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Claire Dolan Reviews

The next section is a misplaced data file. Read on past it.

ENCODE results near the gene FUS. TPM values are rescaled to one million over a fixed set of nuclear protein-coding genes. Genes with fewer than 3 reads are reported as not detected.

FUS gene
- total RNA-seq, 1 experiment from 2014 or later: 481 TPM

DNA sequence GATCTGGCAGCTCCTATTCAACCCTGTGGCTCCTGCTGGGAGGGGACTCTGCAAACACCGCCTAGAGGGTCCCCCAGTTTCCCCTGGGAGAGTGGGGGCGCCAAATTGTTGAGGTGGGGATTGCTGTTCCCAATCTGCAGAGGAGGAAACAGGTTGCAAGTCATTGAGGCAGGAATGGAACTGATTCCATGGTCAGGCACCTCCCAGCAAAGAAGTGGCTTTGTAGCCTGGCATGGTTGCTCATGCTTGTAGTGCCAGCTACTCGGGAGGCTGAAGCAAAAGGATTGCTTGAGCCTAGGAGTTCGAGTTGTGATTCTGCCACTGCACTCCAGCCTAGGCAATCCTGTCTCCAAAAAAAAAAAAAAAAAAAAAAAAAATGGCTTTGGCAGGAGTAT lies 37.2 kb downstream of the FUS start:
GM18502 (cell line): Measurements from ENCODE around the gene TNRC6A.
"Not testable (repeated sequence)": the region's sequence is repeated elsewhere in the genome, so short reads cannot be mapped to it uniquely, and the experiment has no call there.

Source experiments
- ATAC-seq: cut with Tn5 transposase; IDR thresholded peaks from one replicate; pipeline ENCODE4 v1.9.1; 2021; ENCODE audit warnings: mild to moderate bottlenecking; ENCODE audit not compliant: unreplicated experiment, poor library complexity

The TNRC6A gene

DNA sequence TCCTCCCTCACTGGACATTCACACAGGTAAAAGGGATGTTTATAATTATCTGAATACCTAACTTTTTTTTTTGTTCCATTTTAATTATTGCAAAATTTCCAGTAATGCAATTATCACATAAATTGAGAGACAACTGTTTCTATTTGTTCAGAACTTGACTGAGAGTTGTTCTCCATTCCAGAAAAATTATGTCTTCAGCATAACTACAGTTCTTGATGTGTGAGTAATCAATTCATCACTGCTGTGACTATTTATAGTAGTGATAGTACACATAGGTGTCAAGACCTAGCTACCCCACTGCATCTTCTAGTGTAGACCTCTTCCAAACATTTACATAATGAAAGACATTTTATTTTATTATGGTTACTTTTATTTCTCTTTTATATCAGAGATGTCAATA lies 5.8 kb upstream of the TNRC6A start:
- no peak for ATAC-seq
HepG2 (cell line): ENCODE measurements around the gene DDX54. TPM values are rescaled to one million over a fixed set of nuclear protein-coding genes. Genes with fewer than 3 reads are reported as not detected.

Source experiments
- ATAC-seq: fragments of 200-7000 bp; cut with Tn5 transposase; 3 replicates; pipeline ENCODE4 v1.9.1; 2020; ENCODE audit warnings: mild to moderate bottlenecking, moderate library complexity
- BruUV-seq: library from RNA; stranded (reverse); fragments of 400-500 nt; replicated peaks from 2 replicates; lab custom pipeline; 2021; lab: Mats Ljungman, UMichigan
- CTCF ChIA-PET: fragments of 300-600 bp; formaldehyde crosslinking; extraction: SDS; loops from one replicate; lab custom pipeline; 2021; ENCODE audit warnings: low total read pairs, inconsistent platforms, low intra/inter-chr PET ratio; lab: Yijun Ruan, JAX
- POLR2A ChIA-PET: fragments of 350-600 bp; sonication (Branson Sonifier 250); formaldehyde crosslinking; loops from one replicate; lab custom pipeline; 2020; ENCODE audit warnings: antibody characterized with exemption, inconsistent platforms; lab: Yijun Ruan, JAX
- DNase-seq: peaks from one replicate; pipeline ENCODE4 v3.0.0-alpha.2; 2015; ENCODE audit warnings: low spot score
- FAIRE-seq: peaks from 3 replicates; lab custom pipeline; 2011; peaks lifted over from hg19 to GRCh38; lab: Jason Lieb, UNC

Icy and challenging, this portrait of a prostitute trying to change her life is far less flashy than writer-director Lodge Kerrigan's debut, CLEAN, SHAVEN, but it's shattering in its own quiet way. Dublin-born, New York-based Claire (Katrin Cartlidge) owes a substantial debt to fellow immigrant Roland Cain (Colm Meaney), and is paying it off by working for him as a call girl. Her mother is in an expensive nursing home suffering from a brain tumor, but when she dies Claire sees a chance to break free of Roland's oppressive influence. She decamps to nearby Newark, NJ, gets a job as a beautician and begins dating lonely cab driver Elton (Vincent D'Onofrio). But Roland soon tracks her down, and Claire returns to New York and goes back to her routine. But she's haunted and restless; she's 27 and knows her days as a high-priced prostitute are numbered. She also desperately wants a child and has tasted freedom. So she becomes pregnant by Elton and begins plotting to escape once and for all. Shot in cool, limpid colors and filled with reflecting surfaces, Kerrigan's film emphasizes Claire's alienation without resorting to the gaudy cliches of most movies about prostitutes and pimps. As in CLEAN, SHAVEN, he gives equal emphasis to sound design. There's very little music, but traffic noises, murmured conversation and other incidental sounds bleed into every shot; Claire's inscrutable face often feels like an oasis in the aural chaos. Much of the film's chilly success is due to English actress Cartlidge, who has an oddly direct gaze and a mouth full of sharp little teeth. Her performance is built entirely on small gestures and flickers of emotion that play briefly across her face; it's an extraordinary achievement, as underplayed as it is quietly devastating.